Markey, Warren throw some political weight around

It was a bone-chilling Saturday morning in late November, and Ed Markey was gripping the microphone as the wind whipped across the Chelsea Creek in East Boston behind him. Though the state’s junior US senator has been out front on a range of causes, he was not there to speak about his Green New Deal legislation or other issues of national reach. Neither did he come bearing news of some new federal funding he helped secure in Washington that would translate to help for a standing need in the neighborhood.

Instead, the longtime DC fixture was standing alongside the local state rep, Adrian Madaro, newly-elected Mayor Michelle Wu, and others to offer his endorsement of Lydia Edwards, a Boston city councilor who was in a Democratic primary face-off against a Revere school committee member in a special election for a vacant state Senate seat. 

“In the same way that Michelle Wu is a transformational leader for the city of Boston, Lydia Edwards will be a transformational leader for the Massachusetts state Senate,” Markey thundered in the throwback style of a pol who first won office 50 years ago. 

More recently, Markey endorsed Andrea Campbell in the three-way Democratic primary contest taking shape for attorney general. 

Meanwhile, the state’s senior US senator, Elizabeth Warren, weighed in this week with an endorsement in the Democratic primary for Suffolk County district attorney, throwing her support behind City Councilor Ricardo Arroyo, who is running against Kevin Hayden, who was appointed last month to fill the seat vacated by Rachael Rollins. 

It’s an usual level of engagement in races for lower office by the state’s two highest-ranking Democratic officeholders. Not only have Markey and Warren jumped in with endorsements, but they are doing so in contested Democratic primaries, something elected officials at their level often regard as off limits.

Scott Ferson, who served on Ted Kennedy’s Senate staff and now serves as a consultant for Markey, said the liberal lion did his best to avoid wading into contested Democratic primaries. “He consciously tried to stay out,” said Ferson, who added that the one exception might be a race where Kennedy had a clear personal connection to a candidate. 

“The tradition was, you don’t get involved in primaries,” said Lou DiNatale, a veteran Democratic strategist. “You get burned if it’s a loss – it’s perceived as a loss for you. But these are different times.” 

DiNatale said Markey, who rode the energy of young progressive activists to fend off a primary challenge from Joe Kennedy two years ago, “needs to keep the edge” by showing a willingness to buck some of the traditions of old-school political customs.

Markey seems to acknowledge the idea of now operating in different times. 

“They’re leaders who will reaffirm our faith in a true justice system,” Markey said this week, referring to Campbell and Rahsaan Hall, whom he endorsed in the race for Plymouth County district attorney. “If we are committed to solidarity with the Black Lives Matter movement, that begins with electing eminently qualified leaders from the Black community.” Campbell and Hall are both Black, as is Edwards.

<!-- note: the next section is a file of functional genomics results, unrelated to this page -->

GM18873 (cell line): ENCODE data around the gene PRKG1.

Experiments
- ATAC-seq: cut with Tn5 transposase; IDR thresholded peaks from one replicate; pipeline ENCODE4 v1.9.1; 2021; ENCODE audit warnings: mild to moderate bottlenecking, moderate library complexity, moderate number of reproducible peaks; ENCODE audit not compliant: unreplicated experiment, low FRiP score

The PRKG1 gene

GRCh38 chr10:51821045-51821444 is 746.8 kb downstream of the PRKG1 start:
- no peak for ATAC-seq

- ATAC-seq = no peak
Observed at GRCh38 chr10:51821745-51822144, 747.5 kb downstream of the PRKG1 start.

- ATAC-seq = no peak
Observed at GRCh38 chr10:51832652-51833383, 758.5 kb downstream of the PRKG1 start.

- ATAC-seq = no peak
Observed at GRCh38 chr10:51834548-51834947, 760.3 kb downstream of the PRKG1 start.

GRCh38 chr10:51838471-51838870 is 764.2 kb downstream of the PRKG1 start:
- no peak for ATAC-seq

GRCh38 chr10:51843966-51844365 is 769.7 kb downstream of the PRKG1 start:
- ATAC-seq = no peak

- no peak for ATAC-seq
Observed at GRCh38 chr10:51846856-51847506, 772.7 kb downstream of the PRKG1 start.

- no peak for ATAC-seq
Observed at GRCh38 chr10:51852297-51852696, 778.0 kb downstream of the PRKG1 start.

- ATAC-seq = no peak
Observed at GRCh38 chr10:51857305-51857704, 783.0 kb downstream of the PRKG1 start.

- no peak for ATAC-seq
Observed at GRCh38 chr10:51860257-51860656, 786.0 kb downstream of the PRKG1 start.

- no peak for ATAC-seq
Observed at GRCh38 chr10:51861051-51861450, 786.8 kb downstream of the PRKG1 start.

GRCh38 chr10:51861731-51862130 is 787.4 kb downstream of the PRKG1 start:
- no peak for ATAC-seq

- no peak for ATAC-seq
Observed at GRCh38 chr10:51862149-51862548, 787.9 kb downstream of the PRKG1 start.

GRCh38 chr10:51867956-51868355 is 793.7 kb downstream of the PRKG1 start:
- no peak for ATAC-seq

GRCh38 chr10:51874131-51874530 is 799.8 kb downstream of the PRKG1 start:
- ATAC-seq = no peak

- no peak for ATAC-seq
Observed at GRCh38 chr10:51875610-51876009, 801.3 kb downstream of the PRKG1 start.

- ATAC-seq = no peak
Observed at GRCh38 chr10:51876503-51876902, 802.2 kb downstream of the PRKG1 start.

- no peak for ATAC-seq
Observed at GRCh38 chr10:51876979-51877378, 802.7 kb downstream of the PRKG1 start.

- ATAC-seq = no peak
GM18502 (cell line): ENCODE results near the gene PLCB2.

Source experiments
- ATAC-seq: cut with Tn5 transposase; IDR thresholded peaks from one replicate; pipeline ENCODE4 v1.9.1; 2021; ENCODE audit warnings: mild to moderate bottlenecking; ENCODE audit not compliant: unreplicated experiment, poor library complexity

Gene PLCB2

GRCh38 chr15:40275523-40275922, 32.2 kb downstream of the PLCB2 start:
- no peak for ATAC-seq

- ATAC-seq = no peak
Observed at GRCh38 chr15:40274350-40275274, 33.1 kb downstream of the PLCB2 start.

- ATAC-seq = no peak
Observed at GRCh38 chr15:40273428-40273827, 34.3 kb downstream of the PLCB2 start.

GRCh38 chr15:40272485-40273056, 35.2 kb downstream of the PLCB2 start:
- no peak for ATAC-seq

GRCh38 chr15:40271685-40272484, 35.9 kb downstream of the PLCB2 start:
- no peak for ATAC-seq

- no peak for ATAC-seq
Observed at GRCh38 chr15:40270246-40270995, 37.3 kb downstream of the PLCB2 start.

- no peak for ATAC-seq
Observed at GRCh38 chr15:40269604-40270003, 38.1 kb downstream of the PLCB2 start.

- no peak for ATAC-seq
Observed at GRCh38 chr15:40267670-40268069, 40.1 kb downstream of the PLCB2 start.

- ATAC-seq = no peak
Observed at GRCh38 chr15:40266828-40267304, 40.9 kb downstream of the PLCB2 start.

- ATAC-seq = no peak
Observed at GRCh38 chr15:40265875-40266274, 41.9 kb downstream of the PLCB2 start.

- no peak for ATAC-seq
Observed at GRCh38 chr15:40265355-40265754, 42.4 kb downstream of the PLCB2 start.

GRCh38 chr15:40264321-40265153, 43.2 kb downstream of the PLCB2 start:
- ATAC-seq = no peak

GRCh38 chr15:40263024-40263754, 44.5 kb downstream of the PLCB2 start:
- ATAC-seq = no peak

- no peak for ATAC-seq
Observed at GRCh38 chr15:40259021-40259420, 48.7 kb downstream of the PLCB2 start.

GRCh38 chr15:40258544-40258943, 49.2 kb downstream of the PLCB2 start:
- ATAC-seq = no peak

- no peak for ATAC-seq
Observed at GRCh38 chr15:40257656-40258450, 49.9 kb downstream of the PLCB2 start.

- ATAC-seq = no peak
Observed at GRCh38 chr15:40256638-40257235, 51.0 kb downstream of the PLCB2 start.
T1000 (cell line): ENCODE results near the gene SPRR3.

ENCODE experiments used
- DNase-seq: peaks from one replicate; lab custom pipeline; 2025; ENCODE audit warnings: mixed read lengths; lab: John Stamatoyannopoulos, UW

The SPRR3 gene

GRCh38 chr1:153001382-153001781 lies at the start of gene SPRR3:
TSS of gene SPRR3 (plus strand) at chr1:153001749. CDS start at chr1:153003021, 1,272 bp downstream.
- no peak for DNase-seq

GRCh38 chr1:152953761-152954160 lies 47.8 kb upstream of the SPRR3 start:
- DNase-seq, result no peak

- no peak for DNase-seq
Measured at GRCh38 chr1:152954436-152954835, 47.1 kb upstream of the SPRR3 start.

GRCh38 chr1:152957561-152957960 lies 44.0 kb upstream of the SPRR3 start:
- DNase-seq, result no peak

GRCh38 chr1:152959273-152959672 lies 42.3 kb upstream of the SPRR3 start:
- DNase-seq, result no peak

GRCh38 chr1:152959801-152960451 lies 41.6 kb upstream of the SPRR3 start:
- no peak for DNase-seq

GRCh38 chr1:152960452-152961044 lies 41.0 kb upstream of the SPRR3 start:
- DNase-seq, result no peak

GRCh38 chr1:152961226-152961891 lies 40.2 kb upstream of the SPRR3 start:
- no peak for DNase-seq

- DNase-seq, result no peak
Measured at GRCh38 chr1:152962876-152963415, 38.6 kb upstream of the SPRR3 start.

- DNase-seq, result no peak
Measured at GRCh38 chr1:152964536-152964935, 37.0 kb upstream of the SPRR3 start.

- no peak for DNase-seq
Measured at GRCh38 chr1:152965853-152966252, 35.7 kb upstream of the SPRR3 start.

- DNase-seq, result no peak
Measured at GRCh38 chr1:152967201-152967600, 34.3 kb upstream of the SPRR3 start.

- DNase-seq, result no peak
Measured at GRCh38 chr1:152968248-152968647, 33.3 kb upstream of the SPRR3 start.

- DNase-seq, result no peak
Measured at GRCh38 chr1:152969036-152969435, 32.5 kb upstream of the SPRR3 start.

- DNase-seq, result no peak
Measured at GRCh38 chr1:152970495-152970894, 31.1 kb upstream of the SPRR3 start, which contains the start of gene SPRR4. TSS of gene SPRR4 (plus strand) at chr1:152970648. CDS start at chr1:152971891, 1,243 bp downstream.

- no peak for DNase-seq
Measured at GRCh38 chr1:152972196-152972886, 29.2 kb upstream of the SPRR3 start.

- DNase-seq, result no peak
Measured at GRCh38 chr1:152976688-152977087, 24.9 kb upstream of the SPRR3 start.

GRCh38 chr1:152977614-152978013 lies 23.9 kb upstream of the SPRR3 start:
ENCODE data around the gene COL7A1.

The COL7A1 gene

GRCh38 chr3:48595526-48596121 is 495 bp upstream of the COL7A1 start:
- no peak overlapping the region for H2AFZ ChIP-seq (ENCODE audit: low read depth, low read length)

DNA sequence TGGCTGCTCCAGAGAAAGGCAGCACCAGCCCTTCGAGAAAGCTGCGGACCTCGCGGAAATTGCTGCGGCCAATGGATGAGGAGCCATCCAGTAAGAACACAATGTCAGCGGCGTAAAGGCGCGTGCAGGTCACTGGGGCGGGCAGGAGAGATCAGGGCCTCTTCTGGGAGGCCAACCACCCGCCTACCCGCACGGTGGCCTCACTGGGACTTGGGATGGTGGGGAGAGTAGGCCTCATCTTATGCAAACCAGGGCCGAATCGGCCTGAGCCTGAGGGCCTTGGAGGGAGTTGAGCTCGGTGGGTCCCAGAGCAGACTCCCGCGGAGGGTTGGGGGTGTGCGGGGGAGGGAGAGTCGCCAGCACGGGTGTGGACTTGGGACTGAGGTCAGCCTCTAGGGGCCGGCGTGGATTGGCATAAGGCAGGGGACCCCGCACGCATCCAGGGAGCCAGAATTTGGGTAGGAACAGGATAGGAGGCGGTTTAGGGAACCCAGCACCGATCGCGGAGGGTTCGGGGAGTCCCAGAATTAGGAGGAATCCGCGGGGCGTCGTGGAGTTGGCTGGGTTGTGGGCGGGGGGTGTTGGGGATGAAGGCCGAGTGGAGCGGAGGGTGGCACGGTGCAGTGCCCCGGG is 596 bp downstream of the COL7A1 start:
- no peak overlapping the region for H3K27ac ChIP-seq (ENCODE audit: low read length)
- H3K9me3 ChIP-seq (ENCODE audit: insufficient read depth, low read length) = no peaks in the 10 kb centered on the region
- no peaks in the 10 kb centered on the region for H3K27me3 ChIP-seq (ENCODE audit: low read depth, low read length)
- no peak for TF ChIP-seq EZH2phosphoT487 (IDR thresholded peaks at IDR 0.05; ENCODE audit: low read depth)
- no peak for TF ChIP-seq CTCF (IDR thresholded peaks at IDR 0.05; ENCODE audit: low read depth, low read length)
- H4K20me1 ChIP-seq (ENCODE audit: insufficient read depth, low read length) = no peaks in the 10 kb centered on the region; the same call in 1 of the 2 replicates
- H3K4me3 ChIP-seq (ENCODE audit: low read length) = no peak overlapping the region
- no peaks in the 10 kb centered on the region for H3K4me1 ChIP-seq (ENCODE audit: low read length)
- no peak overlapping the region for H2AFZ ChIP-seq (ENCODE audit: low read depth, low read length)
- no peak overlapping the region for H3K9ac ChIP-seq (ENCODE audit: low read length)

Campbell, a former Boston city councilor who placed third in last year’s preliminary race for mayor, said she reached out to every member of the state’s congressional delegation, lawmakers at the State House, and local officials in search of public support for her run. She said Markey’s endorsement “brings credibility that is already resonating” on the campaign trail as she works to build momentum in the race.

Sen. Elizabeth Warren and Boston City Councilor Ricardo Arroyo, whom she endorsed in the Democratic primary race for Suffolk County district attorney. (Photo courtesy Ricardo Arroyo campaign)

In endorsing Arroyo’s run for DA, Warren called him ​​”an experienced and compassionate public servant and attorney with an unwavering commitment to justice.”

Arroyo, a former public defender, said he also reached out to Democratic officeholders across the state – and was “thrilled” when Warren responded with a willingness to offer her endorsement. “She’s someone who has cared deeply about progressive criminal justice reform,” he said. “She’s someone who understands that our justice system does not work for everyone, especially when it comes to racial and class disparities.”

Warren also endorsed Edwards in her special election Senate primary, but has otherwise tended to steer clear of backing candidates in contested Democratic primaries in Massachusetts. Her campaign committee said she had strong ties to Edwards and Arroyo.

Warren knows something about the touchy business of getting involved in primaries in her home state. She was thrust into the middle of Markey’s high-profile 2020 race with Kennedy, where it would have been very awkward not to endorse her Senate colleague. Warren endorsed Markey, but also offered plenty of praise for Kennedy, her one-time student at Harvard Law School and an early backer of her presidential bid. 

As for Markey’s willingness to jump into contested Democratic primaries, he certainly has first-hand experience with the sharp elbows and bruised feelings those can bring. 

“I’m an expert on that,” he said with a laugh following his Edwards endorsement speech alongside the Chelsea Creek. 



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